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    Created by Race Forward Picture
  • Tell Pres. Aoun and Chief Davis to Publish NUPD Policing Data and Policies
    We are members of the Northeastern University (“NU”) and Fenway, Roxbury and Boston communities who are outraged at the continuing systemic violence against Black, Brown, and Indigenous people. We stand against the manner in which systemic racism, racial violence, and white supremacy is institutionalized at Northeastern University including through NU’s investment in and operation of a private police force. The fight against institutionalized racism requires that we divest from organizations and systems that harm Black, Brown, and Indigenous people. We must rebuild our institutions to engage in life-giving practices. In this vein, we support the #BlackatNU platform’s call to build sustainable alternatives to policing, to fund efforts to end systematic oppression of Black people, to terminate interagency agreements with public law enforcement agencies, and to demilitarize and disarm Northeastern University Police Department. Further, we endorse #BlackVoicesMatterNEU’s demands regarding financial support to retain students of the African diaspora, increasing access to health insurance and hiring Black health practitioners and therapists, observation of Black historical celebrations, diversity and cultural competency training, and recurring town hall meetings on anti-Black racism. Undoing racism inherent in the function of our institutions requires that we understand and confront the harms that our systems create. Accordingly, we seek transparency from the Northeastern University Police Department.
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    Created by Defund NUPD
  • Take It Down Now: Stone Mountain
    On Saturday, August 12th, white nationalists marched through Charlottesville, communities and the University of Virginia campus, rallying around a statue of the Confederacy and carrying torches evoking a history of violent racial terrorism. The next day in Charlottesville they killed in the name of their white supremacist symbols. Protesters were rammed by a car killing someone in a terrorist attack. These symbols were not chosen randomly. Confederate monuments have been erected and remain as a direct rebuke to the recognition of the full humanity of Black people. Confederate monuments were built and given places of honor in public space as gains in this recognition have been made and it is the commitment to the reversal of this recognition of humanity that draws white nationalists to these symbols. These symbols of white supremacy have always been memorials to the cause of slavery and the denial of humanity to Black people. Now they are being weaponized to rally white supremacists. We have the power to diffuse these modern-day lynch mobs by removing these statues altogether, instead of giving white supremacists a rally point. Confederate statues and named institutions are more than mere symbols of a heritage but instead, they are an assertion of the continued imposition of white supremacy and its current political power. Terrorists in Charlottesville understood this and were willing to kill in the name of this, we must be determined to persist in the face of this white supremacist terror. Removing all Confederate statues would be one step among many in sending the message that we are no longer honoring white supremacy at a societal level. We've already many communities take the step to address these monuments in cities like Tampa and New Orleans. Join with me today and pledge to work to remove all Confederate statues or names from our community.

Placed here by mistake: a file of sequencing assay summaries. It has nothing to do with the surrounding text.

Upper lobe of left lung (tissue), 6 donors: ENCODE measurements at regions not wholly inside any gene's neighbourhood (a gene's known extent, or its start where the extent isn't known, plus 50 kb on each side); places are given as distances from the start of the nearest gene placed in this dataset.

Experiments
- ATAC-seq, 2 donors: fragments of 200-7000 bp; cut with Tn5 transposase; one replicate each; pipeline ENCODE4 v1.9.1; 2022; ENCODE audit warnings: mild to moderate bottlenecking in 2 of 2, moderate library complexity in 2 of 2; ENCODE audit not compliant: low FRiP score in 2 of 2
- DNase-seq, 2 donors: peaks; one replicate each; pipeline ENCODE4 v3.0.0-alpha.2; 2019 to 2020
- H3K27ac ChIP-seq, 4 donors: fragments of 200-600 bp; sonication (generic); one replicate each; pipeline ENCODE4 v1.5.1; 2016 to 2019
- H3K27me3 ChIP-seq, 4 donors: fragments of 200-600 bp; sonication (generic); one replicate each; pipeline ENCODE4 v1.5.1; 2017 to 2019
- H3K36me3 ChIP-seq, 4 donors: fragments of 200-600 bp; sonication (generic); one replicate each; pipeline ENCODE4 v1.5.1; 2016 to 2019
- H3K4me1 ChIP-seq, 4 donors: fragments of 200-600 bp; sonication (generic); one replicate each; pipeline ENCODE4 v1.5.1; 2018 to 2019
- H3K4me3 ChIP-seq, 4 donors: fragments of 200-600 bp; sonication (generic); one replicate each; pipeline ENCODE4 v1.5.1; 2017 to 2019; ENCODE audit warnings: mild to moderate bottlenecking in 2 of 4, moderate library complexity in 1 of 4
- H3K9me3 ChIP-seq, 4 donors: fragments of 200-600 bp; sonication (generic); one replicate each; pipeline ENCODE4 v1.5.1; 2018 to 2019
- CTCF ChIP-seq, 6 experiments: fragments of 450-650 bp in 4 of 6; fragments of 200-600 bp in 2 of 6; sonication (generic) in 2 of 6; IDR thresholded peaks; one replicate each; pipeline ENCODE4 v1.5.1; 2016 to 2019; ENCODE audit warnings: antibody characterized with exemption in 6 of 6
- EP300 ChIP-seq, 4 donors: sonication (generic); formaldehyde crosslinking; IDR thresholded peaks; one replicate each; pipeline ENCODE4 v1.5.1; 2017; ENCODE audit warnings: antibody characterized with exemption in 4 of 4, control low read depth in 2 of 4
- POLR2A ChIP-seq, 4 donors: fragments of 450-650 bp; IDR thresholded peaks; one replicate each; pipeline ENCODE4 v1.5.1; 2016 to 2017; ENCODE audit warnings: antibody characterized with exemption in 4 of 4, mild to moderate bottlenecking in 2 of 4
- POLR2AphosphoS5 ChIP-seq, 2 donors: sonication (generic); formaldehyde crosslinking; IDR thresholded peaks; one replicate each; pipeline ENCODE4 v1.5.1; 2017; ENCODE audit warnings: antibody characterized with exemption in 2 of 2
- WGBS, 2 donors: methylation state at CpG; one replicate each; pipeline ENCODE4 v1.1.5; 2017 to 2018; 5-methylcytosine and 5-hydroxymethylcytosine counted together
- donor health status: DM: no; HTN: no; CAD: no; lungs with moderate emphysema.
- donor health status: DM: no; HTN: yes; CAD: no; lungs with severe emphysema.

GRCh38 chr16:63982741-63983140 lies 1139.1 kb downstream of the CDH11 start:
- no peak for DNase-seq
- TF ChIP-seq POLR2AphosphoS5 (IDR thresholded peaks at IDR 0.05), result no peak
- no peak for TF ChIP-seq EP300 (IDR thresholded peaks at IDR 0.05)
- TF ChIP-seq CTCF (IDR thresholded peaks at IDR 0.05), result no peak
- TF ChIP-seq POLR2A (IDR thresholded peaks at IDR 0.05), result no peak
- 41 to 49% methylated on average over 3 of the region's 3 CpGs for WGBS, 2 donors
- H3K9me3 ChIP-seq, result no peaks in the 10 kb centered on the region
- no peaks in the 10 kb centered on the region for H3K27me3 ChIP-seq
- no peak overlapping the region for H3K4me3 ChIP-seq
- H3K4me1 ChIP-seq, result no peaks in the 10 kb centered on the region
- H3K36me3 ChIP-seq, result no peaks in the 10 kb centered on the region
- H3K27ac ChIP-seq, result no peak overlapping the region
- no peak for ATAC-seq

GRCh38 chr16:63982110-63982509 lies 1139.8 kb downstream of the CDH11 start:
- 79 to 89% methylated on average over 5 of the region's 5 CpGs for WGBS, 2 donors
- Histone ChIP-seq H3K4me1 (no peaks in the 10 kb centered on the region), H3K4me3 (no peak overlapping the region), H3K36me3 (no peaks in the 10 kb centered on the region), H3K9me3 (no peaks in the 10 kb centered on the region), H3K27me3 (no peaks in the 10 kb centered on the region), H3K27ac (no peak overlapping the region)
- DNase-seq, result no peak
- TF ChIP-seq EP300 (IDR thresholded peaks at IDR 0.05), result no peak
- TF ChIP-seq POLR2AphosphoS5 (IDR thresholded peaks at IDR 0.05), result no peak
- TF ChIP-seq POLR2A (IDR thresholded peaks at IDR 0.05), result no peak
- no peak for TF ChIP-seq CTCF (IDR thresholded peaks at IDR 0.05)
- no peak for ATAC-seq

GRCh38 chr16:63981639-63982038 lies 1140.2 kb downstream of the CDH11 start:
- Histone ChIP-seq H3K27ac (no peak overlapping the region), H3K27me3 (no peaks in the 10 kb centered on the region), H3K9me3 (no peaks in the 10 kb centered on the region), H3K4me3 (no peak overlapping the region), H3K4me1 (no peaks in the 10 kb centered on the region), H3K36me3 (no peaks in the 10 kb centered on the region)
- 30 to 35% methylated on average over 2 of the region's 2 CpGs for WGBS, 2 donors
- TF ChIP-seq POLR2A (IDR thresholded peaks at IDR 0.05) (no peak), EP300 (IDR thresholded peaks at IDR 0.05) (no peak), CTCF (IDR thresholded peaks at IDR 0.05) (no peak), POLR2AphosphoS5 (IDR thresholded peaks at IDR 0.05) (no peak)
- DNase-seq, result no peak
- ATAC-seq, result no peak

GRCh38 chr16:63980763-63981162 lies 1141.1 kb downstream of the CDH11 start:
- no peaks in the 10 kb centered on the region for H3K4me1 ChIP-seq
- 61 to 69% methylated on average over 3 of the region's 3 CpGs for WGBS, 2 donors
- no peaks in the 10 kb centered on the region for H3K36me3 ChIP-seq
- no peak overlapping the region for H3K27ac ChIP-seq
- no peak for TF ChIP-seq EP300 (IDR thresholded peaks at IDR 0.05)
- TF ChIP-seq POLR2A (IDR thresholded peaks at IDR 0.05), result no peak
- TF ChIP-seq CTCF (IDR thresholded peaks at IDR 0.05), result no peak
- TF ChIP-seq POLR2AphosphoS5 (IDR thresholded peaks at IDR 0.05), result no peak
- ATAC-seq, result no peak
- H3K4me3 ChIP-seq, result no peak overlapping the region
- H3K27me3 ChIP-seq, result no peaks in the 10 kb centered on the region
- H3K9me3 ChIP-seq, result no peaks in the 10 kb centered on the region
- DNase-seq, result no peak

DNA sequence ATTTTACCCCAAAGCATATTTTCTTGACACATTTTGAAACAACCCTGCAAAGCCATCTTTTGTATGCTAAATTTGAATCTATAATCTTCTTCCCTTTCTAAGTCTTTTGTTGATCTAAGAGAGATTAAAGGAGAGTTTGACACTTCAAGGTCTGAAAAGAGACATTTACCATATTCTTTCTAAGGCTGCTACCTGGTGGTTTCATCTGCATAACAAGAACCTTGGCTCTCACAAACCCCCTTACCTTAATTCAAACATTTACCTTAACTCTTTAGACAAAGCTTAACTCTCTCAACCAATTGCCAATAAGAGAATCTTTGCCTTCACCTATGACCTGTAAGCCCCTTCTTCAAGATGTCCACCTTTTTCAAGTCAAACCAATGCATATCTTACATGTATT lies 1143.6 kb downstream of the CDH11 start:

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    Created by Rekay Brogdon
  • Take Down All Confederate Monuments!
    Black people have been living in the shadow of these confederates for far too long. It’s time to get over the Lost Cause and respect our Black Brothers and Sisters.
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    Created by Take Em Down Jax Picture
  • Rename Lamar St. to Botham Jean Boulevard
    Botham Jean was dedicated to helping the City of Dallas through volunteering and ministry. His life served as an example and a model for everyone in the city. When he was killed in his own apartment on Lamar Street, his death shook the city and forced it to face the very same issues that the rest of our nation is currently grappling with in the wake of the death of George Floyd. Mirabeau Buonaparte Lamar, the person Lamar Street is named after, was a slaveholder, and set out to kill or expel every Native American person from Texas. The street named after this reprehensible person is the last place Botham was alive and well, sitting down to eat ice cream in his own home. I am asking you to join me in helping to honor Botham by renaming Lamar Street to Botham Jean Boulevard. Honor the person my brother was before his life was taken from him by Amber Guyger. Rename Lamar Street to Botham Jean Boulevard and let this street serve as a constant reminder of the future that was taken from us instead of a disgraceful past.
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    Created by Allisa Charles-Findley Picture
  • Reopen the investigation into the murder of Justus Howell